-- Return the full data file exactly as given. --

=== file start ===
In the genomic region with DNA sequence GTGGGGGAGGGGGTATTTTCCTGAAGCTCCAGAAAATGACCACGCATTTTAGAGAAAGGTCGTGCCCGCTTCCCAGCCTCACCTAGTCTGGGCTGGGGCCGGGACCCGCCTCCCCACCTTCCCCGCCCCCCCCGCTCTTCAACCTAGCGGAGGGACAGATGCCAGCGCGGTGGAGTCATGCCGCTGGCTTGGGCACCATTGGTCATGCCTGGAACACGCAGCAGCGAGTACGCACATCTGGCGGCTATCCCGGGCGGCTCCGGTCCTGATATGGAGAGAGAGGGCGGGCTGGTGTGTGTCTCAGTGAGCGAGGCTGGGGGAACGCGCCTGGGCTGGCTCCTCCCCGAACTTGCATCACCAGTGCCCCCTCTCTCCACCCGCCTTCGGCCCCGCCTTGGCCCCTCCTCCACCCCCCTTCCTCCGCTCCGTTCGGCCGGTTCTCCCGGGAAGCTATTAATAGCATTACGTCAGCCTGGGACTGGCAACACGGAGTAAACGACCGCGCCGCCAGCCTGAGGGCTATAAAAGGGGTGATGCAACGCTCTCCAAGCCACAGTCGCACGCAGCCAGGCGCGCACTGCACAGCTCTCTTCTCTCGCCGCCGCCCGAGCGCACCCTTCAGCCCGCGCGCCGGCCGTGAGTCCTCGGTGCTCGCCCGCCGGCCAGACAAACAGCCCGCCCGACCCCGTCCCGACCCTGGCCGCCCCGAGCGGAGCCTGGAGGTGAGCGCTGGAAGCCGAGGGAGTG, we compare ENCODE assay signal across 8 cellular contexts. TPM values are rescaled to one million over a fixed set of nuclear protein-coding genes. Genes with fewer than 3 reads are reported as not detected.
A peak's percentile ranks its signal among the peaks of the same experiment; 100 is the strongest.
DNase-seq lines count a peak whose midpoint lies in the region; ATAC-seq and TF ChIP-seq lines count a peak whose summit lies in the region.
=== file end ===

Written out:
In the genomic region with DNA sequence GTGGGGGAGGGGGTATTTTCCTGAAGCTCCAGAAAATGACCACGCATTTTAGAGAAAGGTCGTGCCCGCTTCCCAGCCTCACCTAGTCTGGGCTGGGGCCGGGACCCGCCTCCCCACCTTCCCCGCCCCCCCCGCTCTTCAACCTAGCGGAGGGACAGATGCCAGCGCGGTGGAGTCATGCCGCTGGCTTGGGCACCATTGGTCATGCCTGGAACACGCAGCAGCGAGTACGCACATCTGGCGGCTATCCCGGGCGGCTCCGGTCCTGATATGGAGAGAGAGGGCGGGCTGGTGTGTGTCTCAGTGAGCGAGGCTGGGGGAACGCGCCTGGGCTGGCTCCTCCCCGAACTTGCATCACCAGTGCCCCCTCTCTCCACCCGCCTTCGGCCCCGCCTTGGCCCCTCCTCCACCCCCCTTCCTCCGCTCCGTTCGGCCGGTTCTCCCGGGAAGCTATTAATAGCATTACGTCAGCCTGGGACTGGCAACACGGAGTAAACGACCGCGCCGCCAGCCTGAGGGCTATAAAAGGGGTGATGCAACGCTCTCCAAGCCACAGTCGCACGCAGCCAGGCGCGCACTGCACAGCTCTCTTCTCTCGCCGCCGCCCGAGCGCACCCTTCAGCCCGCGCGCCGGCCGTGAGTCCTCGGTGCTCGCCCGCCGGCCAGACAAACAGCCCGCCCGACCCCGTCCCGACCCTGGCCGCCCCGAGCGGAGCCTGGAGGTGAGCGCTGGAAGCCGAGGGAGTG, we compare ENCODE assay signal across 8 cellular contexts. TPM values are rescaled to one million over a fixed set of nuclear protein-coding genes. Genes with fewer than 3 reads are reported as not detected.
A peak's percentile ranks its signal among the peaks of the same experiment; 100 is the strongest.
DNase-seq lines count a peak whose midpoint lies in the region; ATAC-seq and TF ChIP-seq lines count a peak whose summit lies in the region.